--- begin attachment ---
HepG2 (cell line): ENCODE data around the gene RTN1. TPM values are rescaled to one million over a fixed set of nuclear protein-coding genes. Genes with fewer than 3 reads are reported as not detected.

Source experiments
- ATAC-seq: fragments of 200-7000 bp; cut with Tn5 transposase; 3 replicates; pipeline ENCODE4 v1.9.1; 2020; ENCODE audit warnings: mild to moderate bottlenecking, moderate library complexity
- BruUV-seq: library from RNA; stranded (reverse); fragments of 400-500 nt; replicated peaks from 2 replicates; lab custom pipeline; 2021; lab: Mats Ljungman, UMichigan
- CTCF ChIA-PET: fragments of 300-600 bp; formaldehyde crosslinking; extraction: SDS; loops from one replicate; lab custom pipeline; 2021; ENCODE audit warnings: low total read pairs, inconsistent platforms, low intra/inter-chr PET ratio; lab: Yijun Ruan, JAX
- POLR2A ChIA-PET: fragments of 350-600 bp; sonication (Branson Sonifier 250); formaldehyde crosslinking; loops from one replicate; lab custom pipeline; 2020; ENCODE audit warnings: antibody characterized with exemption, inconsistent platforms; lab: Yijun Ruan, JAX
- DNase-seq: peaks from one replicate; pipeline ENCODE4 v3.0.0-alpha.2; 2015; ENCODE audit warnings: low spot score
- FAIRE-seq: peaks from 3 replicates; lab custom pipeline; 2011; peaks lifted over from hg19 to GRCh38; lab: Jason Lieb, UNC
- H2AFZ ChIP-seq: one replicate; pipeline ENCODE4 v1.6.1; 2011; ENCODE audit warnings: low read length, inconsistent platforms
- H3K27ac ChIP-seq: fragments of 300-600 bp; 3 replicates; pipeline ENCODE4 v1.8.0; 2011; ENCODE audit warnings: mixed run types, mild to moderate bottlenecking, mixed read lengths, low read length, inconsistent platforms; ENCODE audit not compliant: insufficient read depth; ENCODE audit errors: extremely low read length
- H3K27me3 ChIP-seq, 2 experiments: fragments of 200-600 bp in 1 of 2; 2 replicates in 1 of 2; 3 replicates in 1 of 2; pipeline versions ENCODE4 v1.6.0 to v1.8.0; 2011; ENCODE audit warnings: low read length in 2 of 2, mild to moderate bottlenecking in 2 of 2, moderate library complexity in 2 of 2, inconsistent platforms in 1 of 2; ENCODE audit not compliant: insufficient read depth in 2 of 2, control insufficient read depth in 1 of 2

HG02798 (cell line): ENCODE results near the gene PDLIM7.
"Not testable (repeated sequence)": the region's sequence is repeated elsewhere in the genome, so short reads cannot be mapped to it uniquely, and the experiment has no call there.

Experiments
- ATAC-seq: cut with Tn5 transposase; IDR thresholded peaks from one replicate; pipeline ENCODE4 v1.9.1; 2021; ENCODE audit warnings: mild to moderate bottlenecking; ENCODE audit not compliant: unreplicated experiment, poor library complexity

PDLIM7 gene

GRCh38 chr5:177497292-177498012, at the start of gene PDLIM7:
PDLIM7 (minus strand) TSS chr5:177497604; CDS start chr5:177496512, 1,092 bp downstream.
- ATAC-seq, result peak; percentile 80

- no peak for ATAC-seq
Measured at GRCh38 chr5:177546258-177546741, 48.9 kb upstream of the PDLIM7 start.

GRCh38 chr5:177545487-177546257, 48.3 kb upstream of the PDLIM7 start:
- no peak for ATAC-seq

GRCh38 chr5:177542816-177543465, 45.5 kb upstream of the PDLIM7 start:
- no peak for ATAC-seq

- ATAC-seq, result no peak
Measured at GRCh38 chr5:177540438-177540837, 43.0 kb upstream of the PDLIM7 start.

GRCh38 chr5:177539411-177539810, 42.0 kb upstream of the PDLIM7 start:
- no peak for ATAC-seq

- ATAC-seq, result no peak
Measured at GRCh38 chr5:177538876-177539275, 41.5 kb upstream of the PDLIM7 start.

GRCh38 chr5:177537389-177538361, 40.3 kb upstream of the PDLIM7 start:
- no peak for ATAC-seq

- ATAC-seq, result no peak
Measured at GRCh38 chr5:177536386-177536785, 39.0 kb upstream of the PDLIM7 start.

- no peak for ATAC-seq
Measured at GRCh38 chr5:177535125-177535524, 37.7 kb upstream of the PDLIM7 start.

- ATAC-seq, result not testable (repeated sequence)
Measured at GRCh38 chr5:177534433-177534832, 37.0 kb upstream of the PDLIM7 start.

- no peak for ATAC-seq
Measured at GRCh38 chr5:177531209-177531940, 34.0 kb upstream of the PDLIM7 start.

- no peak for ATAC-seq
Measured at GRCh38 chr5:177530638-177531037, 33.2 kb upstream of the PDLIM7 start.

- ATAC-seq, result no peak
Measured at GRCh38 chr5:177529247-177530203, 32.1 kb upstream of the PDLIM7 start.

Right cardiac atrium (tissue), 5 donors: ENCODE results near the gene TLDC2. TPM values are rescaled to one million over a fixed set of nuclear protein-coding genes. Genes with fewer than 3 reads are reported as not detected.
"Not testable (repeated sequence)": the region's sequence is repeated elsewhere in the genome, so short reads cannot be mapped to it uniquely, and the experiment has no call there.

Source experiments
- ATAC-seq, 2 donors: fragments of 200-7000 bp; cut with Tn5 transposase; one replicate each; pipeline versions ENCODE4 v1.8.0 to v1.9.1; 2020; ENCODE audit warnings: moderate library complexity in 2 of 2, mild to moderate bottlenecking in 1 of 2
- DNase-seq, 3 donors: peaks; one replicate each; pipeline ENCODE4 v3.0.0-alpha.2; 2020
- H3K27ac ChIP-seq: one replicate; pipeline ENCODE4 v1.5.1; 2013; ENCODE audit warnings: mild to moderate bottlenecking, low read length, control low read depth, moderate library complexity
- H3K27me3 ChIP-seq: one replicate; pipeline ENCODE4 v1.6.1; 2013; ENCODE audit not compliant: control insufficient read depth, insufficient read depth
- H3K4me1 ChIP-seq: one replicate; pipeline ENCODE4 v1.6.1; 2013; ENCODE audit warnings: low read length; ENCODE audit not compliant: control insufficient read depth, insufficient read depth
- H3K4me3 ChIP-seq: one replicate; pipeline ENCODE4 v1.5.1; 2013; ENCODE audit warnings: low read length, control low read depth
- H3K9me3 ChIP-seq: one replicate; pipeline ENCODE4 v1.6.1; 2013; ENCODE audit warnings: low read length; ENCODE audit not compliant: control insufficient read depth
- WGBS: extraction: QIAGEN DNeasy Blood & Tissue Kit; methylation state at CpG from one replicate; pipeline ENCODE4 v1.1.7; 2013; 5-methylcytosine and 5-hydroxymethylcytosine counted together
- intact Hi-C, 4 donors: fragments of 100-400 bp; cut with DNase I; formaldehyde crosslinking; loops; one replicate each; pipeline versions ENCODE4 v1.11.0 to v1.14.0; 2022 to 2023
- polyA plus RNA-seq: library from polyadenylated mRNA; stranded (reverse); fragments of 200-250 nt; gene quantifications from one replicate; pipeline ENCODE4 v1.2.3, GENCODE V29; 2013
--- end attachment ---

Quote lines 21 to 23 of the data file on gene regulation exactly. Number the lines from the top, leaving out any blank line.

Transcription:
Measured at GRCh38 chr5:177546258-177546741, 48.9 kb upstream of the PDLIM7 start.

GRCh38 chr5:177545487-177546257, 48.3 kb upstream of the PDLIM7 start:
- no peak for ATAC-seq